Brunel Business School hosts interdisciplinary research sandpit event on Big Data and Artificial Intelligence

On May 2nd and 3rd, Brunel Business School hosted about 25 academics from multiple disciplines, ranging from anthropology to physics, and from four countries, to consider the implications of Big Data and of Artificial Intelligence (AI) for individuals, organisations and society. This event was led by Professor Ashley Braganza, who is Deputy Dean, CBASS and Professor of Business Transformation at Brunel Business School, and by Professor Maureen Meadows, who is Professor of Strategy at Coventry University’s Centre for Business in Society.

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Over the course of two days, the participants in this event explored various future scenarios resulting from the confluence between the generalised collection and processing of large volumes of data and the ubiquitous adoption of artificial intelligence. The researchers then explored a multitude of first, second and third order consequences from these phenomena. These, subsequently, informed the definition of a set of research priorities and associated overarching research questions. Finally, the researchers agreed on a number of targeted initiatives to foster greater collaboration and interdisciplinary research in this area.

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Reflecting on the event, Professor Braganza said:

“Having different disciplines in the room discussing AI made a hugely positive impact as colleagues were able to challenge taken-for-granted assumptions to get under the skin of how AI is going to impact on how we work, live and interact with each other.”

 

This event was sponsored by Brunel Business School including the HR/OB Research Group, and by the following special interest groups from the British Academy of Management:

 

 

 

Dr Michael Heller appointed editor of Palgrave Macmillan Business History Series

It has recently been announced that Dr Michael Heller (Senior Lecturer within the Marketing and Corporate Brand Research Group) has been appointed editor for Business History of the leading publisher Palgrave Macmillan.

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Dr. Michael Heller is an expert in the history of the office, the history of clerical work, internal communications, the history of public relations and corporate branding and communications. He is also the Programme Leader for the MSc in Marketing, which is one of the leading marketing graduate programmes in London.

 

Professor John M.T. Balmer reflects:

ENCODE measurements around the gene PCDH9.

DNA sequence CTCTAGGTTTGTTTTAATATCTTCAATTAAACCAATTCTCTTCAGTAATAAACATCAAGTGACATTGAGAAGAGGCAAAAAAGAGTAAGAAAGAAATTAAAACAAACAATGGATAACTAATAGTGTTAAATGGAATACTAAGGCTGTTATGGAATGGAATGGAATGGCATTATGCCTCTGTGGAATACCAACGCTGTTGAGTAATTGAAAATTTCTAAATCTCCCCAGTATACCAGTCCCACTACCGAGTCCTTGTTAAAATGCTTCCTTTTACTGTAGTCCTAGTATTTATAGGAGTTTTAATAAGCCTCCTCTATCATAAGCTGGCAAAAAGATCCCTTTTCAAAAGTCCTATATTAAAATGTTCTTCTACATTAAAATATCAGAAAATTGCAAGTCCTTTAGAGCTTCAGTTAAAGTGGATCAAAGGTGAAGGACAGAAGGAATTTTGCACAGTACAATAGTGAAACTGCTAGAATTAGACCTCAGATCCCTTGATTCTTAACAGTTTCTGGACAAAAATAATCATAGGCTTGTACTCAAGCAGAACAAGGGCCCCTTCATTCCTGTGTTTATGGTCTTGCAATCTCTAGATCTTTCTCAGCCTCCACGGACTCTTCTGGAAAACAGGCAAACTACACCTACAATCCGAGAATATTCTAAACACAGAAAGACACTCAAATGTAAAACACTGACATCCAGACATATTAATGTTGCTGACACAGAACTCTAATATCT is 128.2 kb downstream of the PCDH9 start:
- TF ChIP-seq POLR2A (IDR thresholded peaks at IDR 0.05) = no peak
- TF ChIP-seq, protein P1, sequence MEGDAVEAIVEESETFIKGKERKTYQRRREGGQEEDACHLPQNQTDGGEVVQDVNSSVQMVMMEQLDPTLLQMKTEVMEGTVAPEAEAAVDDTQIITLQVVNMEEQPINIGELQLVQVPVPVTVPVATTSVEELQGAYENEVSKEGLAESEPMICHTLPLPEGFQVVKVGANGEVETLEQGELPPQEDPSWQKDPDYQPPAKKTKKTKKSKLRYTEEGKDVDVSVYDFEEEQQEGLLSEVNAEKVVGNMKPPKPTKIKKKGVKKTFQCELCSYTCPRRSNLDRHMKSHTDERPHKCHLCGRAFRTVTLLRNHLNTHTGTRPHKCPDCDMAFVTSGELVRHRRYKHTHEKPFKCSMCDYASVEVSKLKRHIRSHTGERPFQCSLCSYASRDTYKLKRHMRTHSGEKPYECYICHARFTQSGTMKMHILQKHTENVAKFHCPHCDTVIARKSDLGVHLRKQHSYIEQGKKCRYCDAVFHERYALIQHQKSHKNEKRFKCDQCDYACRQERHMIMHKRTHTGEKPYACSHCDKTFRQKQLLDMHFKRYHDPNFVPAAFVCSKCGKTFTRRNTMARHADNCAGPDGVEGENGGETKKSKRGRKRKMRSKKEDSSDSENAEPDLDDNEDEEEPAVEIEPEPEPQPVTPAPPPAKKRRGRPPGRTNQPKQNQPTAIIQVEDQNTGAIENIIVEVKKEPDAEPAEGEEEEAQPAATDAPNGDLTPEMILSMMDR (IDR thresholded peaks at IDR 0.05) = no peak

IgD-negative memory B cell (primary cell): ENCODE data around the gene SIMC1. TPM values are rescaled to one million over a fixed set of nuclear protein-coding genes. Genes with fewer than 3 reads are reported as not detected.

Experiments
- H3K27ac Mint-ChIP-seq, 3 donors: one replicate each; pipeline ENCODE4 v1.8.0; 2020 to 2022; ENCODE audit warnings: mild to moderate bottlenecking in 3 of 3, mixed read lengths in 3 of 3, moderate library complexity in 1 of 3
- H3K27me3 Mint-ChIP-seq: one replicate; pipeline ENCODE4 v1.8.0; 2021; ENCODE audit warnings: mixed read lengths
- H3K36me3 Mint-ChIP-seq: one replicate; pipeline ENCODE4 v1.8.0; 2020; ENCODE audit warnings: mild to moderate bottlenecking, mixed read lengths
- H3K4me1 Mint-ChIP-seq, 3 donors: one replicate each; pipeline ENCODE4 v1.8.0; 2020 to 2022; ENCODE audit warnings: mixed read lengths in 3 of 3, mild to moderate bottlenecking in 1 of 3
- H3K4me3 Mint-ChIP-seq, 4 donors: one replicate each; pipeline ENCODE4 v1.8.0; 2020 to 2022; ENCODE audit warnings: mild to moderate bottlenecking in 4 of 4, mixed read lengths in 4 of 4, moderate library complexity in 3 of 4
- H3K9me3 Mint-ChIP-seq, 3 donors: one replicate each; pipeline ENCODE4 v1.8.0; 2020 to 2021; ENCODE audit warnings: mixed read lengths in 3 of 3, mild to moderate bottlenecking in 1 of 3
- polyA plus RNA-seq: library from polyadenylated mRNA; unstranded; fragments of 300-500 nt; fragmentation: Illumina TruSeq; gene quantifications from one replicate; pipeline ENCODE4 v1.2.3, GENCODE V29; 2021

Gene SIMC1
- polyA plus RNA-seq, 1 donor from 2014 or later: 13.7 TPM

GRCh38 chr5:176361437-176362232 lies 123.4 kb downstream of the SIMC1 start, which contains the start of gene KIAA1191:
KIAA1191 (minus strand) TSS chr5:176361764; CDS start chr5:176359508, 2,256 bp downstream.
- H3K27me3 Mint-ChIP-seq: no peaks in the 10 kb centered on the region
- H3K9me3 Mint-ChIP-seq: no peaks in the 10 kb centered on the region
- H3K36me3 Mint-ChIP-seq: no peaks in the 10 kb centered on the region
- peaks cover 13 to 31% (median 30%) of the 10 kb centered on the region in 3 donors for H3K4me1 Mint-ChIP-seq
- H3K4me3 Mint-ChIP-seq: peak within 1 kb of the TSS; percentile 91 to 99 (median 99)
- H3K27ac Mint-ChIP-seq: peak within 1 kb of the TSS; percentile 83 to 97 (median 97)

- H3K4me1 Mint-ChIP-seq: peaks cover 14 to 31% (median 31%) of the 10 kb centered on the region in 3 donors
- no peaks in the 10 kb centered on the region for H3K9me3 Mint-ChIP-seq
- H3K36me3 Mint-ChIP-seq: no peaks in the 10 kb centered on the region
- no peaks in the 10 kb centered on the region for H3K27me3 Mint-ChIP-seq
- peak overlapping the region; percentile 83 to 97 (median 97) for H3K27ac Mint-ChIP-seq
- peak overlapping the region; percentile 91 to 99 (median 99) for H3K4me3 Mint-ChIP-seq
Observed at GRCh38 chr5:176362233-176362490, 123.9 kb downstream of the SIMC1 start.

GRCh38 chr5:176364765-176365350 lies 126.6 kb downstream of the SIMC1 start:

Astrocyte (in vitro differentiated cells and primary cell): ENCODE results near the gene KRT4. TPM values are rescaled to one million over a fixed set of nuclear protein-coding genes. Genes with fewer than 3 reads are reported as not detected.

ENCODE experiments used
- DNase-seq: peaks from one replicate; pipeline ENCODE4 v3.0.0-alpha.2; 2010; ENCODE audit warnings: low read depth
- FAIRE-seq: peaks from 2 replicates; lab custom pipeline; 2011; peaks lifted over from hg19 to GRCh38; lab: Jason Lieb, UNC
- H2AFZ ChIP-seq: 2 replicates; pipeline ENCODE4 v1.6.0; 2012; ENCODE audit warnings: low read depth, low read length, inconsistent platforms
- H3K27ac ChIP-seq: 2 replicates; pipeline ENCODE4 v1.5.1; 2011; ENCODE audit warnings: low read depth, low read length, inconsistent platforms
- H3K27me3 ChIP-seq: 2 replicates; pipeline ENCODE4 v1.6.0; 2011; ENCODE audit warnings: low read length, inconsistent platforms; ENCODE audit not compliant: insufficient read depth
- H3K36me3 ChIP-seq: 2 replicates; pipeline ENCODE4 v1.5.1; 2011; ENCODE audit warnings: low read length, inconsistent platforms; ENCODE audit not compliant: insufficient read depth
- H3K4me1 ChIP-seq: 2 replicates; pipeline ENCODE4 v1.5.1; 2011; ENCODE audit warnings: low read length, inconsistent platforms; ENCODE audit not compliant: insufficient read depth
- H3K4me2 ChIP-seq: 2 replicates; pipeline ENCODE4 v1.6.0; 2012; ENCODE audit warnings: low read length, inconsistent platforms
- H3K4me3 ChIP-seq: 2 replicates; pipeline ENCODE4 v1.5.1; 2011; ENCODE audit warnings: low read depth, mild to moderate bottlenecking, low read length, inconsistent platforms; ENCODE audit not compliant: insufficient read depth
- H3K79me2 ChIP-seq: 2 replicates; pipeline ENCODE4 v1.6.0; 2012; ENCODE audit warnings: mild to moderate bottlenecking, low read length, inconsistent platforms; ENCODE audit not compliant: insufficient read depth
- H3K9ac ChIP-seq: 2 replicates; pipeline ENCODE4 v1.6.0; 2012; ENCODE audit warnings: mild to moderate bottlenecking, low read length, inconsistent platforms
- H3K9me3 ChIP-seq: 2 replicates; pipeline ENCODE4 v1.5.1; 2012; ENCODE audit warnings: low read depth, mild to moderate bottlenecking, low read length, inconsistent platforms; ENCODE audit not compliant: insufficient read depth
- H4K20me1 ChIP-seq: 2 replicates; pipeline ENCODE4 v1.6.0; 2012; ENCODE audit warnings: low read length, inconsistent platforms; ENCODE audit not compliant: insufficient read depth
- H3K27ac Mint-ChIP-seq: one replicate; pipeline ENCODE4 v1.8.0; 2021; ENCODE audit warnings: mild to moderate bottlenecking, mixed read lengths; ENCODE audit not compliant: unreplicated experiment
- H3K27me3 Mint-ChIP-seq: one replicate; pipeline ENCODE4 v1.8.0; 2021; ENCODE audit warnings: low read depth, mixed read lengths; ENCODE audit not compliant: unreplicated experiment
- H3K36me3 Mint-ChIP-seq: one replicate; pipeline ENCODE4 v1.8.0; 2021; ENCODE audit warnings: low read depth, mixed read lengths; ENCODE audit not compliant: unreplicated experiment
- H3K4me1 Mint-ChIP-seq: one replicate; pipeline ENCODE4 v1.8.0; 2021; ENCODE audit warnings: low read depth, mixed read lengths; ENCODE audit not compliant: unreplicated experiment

“Dr Heller enjoys an enviable profile in the business history and marketing fields and this prestigious appointment is a recognition of his reputation and scholarship in these critically important areas .”

Collaborative consumption workshop, 14th May 2018

Dr Kevin Lu is organising a research workshop exploring “Recent Developments in Research for Collaborative Consumption” which will look at themes such as the sharing economy, cryptocurrencies, green behaviours and service ecosystems. The workshop will count with presentations by the following esteemed scholars:

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In addition to stimulating presentations on the latest research by these experts, there will also be plenty of opportunity for discussions and networking.

 

This workshop has been generously sponsored by the Society for the Advancement of Management Studies (SAMS), and is free to attend. It is open to all, but registration is necessary for catering purposes (which will include lunch).

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Join us on May 14th, 2018, from 10 am, in room ESGW 209.

 

Confirm your attendance, as soon as possible, to Dr. Kevin Lu.

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Brunel Research: Explaining the effect of rapid internationalization on horizontal foreign divestment in the retail sector

Multinational enterprises (MNEs) compete in a fierce global arena. One of the most critical aspects related to their performance, is among others, the speed of internationalisation the adopt, that is how rapidly MNEs expand their foreign operations. Although high speed of internationalisation is important for MNEs in order to leverage first mover advantages and quickly deploy their unique firm-specific capabilities, at the same time the managerial resources needed to execute such a fast-paced internationalization strategy are limited, and to a certain extent, subject to regional availability. As such, firms that grow too rapidly in one period may not only grow more slowly in the subsequent period but may also need to divest some of their operations.